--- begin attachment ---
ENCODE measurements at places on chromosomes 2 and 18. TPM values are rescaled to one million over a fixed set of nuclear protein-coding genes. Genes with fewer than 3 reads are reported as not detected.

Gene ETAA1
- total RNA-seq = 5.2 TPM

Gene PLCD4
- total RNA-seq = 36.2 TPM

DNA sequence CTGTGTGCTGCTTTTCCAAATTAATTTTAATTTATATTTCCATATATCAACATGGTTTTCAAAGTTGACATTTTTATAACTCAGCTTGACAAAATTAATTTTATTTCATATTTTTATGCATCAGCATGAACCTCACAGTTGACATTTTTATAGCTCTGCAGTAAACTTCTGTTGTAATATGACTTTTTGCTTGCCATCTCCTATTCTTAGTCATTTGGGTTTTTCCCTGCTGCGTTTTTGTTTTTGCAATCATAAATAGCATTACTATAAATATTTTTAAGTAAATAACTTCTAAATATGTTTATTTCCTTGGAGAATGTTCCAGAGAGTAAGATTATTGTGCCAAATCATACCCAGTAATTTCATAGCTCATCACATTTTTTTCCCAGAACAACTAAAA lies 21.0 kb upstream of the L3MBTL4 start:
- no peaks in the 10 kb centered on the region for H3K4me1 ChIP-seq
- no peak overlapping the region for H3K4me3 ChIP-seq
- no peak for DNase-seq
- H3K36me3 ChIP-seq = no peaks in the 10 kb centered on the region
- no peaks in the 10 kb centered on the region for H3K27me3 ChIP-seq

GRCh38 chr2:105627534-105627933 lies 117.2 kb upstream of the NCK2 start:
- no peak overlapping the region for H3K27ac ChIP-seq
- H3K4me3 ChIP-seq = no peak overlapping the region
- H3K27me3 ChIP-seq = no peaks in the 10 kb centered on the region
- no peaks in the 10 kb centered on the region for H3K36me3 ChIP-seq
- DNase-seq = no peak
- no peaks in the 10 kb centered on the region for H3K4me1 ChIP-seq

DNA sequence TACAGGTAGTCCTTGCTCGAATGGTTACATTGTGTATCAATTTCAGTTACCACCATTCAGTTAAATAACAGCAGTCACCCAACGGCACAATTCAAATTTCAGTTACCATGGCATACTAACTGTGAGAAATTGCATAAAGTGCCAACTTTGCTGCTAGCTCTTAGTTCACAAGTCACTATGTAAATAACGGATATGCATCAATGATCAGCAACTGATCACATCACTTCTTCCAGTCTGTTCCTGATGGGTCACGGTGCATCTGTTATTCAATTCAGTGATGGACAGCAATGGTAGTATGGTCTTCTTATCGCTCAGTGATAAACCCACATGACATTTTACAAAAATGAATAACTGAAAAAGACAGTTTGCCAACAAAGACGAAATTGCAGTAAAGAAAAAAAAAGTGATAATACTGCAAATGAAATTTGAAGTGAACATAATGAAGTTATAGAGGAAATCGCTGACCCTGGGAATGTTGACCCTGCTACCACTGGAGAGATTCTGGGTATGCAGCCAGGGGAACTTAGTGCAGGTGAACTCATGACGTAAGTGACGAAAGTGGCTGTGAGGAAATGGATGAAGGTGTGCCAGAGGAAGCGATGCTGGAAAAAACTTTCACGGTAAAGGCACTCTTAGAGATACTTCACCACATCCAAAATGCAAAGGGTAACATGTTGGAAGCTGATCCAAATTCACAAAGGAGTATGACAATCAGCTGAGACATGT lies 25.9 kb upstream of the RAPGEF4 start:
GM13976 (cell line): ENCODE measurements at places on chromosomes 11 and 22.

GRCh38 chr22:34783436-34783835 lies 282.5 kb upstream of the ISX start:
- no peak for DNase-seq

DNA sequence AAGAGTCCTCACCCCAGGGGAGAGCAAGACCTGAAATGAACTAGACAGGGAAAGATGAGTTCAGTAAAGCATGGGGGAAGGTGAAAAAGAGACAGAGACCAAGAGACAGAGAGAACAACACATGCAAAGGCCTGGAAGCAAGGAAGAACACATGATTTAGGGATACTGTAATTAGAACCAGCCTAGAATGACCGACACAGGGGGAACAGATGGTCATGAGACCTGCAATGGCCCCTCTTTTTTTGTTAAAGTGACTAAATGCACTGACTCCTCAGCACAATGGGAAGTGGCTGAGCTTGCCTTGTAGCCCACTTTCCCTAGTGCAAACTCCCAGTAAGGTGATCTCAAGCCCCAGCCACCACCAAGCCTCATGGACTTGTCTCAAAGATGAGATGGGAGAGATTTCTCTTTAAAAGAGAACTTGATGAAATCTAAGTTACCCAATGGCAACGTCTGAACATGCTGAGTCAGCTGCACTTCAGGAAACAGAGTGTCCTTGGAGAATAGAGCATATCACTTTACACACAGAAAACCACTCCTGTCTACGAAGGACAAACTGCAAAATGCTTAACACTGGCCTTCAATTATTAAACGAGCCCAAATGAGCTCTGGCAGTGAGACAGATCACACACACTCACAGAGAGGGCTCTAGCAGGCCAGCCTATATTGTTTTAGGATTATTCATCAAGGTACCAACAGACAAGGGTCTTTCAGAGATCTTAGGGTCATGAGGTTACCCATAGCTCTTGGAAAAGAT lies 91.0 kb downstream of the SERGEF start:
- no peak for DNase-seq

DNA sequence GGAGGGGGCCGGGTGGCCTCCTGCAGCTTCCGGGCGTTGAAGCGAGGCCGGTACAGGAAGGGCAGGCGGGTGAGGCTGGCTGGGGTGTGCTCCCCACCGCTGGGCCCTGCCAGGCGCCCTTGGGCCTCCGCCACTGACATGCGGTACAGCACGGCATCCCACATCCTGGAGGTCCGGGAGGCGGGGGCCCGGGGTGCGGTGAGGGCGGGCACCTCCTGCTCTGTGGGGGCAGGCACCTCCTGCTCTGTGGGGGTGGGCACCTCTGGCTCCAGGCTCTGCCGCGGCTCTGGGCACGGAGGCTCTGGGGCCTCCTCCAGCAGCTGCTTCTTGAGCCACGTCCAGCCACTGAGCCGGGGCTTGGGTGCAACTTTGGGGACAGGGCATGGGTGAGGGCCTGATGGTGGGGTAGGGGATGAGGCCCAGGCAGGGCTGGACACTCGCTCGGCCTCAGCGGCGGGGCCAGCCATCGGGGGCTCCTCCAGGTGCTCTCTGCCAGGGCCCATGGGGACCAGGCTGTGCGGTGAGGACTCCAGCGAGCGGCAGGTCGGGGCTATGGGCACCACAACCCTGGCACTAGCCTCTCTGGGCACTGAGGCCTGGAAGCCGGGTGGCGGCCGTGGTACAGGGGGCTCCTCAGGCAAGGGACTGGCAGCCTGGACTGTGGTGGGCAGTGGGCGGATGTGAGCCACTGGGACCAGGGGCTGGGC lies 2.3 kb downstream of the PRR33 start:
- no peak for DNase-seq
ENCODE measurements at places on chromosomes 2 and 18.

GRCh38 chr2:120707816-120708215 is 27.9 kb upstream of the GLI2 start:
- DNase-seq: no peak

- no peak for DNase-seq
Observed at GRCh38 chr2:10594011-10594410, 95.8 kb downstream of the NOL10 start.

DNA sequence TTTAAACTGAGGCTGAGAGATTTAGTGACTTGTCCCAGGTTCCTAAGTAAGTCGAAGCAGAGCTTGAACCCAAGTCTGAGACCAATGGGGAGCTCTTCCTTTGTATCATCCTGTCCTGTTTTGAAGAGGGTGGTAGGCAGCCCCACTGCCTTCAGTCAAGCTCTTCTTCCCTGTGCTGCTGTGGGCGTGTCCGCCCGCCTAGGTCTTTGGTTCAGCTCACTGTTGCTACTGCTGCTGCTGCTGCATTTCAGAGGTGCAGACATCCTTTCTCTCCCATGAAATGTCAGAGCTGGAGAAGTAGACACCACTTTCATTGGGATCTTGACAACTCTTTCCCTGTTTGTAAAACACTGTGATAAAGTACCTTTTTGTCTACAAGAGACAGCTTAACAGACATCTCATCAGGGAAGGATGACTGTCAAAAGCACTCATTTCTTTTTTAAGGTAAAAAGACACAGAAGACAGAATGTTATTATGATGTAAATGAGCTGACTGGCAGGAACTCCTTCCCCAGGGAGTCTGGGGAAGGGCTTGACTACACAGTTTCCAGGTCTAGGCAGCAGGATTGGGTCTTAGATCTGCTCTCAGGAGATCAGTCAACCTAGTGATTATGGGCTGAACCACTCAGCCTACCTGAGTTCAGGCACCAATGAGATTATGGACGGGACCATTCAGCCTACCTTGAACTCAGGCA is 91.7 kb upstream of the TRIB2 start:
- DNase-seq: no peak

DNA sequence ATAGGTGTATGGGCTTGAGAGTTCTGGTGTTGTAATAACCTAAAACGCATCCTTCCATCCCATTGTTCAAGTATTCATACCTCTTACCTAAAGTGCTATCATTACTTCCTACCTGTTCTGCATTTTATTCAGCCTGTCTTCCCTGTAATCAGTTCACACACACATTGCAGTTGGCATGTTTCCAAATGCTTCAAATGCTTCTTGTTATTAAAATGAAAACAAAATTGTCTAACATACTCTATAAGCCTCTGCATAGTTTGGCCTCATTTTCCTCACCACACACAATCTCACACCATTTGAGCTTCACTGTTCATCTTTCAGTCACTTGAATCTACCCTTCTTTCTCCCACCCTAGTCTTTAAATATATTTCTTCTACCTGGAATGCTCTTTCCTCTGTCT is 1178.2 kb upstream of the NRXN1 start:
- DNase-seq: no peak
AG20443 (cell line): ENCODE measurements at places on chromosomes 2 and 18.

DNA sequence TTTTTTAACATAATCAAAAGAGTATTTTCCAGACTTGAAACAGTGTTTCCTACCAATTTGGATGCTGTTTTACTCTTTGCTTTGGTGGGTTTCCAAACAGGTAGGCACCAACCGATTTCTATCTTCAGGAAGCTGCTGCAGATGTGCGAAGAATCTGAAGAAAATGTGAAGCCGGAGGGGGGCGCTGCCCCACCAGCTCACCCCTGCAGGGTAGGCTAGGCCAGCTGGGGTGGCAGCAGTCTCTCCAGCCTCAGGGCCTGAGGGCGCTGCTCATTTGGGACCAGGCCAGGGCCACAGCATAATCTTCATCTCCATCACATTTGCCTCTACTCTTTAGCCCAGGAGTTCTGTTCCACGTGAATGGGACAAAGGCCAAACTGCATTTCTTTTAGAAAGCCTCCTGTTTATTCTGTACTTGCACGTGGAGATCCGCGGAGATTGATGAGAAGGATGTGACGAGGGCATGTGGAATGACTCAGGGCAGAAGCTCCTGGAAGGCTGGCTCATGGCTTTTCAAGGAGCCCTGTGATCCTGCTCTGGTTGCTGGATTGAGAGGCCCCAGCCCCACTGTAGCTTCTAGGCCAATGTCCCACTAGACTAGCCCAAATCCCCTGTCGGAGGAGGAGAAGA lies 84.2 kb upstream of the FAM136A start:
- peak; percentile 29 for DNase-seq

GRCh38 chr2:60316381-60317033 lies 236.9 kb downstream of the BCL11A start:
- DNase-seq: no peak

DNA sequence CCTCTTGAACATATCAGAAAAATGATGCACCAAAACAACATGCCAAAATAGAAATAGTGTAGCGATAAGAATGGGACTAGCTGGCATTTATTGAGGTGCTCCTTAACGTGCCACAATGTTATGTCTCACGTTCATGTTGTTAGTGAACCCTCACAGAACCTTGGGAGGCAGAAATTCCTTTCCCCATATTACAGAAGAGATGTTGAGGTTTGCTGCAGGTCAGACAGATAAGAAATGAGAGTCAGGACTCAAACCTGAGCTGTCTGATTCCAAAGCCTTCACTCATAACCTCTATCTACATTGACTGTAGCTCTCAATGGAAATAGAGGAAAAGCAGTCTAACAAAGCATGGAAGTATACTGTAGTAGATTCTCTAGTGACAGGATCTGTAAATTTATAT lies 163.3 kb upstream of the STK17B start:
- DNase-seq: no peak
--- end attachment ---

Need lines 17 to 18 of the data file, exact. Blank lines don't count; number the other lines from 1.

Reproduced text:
- DNase-seq = no peak
- no peaks in the 10 kb centered on the region for H3K4me1 ChIP-seq